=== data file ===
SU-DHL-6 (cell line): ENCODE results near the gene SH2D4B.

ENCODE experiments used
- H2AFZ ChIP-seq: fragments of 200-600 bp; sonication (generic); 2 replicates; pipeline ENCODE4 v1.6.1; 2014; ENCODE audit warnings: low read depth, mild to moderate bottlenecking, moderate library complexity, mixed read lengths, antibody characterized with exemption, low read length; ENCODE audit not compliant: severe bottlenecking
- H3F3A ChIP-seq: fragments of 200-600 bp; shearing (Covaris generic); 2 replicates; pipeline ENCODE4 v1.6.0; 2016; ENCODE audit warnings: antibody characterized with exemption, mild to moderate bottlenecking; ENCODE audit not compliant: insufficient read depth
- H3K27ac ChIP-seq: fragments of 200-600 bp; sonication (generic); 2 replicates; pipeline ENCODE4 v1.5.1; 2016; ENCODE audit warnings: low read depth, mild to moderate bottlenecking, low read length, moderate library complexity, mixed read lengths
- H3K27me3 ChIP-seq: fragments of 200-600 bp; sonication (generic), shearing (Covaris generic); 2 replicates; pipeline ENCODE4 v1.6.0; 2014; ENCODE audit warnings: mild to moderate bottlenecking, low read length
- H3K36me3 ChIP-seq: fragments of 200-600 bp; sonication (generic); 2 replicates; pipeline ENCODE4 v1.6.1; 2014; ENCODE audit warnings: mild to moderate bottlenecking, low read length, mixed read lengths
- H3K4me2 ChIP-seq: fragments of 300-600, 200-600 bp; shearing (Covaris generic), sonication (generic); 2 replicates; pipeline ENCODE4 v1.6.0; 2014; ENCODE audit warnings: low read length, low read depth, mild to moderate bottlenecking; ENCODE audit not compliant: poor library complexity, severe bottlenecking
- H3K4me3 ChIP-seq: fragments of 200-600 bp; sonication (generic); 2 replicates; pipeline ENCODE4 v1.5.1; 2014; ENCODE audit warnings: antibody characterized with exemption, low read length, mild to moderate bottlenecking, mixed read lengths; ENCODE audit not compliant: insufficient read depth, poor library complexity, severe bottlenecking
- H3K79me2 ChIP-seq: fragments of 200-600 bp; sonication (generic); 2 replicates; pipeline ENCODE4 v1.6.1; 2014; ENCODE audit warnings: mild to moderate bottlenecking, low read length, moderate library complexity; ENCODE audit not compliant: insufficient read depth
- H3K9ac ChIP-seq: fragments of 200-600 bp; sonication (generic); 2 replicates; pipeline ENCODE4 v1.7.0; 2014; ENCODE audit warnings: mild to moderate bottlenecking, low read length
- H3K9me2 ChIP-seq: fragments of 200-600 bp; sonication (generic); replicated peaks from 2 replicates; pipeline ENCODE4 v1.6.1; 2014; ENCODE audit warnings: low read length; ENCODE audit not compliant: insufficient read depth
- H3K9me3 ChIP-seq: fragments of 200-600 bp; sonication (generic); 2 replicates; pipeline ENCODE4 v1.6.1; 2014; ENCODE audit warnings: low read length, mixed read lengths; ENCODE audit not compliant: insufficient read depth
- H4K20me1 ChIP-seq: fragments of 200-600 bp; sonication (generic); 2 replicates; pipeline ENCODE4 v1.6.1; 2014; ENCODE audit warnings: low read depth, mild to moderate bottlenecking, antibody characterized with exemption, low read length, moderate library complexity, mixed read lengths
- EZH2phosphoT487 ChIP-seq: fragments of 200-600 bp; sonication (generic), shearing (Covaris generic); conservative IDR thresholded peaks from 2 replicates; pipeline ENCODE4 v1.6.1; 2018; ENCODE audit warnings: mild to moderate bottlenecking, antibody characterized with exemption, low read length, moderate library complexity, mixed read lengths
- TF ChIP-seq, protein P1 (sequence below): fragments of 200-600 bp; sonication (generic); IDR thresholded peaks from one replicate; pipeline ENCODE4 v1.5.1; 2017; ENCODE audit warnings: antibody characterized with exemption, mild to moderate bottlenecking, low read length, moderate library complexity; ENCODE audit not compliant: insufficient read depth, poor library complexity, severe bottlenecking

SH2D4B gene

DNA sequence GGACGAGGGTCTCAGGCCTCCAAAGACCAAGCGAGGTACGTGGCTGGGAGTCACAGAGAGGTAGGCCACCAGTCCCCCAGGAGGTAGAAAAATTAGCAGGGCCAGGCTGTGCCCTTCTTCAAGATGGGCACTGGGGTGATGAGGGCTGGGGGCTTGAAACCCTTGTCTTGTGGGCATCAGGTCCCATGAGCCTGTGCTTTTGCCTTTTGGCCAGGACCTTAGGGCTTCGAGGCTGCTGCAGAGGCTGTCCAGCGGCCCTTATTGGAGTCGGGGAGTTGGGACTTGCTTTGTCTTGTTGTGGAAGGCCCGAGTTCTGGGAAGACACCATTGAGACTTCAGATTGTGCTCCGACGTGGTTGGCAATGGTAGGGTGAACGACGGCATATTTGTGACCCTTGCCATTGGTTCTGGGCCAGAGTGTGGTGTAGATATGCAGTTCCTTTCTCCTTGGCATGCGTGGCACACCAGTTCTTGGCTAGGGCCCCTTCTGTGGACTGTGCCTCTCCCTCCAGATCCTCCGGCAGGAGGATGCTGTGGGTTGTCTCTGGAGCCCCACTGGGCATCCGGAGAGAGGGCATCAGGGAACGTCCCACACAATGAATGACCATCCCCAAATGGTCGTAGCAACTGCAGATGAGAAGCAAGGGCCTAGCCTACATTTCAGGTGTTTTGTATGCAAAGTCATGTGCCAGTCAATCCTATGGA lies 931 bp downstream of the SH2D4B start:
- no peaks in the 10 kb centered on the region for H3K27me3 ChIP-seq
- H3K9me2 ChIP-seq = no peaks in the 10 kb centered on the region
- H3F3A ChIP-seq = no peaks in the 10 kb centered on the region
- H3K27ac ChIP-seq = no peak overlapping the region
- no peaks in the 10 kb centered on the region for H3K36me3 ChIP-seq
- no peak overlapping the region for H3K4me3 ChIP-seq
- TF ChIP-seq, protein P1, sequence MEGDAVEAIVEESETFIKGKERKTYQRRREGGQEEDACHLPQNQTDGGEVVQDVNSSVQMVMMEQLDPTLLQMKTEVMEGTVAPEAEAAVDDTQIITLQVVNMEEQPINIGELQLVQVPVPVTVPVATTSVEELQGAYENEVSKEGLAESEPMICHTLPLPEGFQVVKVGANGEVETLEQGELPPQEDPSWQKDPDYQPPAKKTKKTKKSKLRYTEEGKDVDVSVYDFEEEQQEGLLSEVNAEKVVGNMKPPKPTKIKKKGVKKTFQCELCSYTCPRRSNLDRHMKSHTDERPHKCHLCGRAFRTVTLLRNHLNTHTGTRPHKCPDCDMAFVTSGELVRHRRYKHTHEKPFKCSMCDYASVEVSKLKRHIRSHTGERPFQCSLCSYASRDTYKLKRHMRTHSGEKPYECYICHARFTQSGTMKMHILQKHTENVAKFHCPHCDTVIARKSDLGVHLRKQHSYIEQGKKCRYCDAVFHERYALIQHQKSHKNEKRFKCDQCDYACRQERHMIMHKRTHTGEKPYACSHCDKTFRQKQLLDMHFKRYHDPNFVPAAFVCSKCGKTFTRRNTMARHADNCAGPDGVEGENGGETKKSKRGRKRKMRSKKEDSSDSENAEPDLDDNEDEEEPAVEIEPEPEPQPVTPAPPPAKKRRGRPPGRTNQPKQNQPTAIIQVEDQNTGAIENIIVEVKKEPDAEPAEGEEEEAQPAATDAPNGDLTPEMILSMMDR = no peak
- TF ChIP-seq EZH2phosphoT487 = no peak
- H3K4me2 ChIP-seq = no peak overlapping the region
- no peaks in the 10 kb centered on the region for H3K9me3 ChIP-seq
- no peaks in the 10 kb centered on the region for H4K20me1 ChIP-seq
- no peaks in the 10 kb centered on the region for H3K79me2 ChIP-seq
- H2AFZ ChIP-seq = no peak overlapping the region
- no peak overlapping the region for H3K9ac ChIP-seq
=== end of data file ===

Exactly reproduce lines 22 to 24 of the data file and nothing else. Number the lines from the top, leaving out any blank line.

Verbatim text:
- H3K27ac ChIP-seq = no peak overlapping the region
- no peaks in the 10 kb centered on the region for H3K36me3 ChIP-seq
- no peak overlapping the region for H3K4me3 ChIP-seq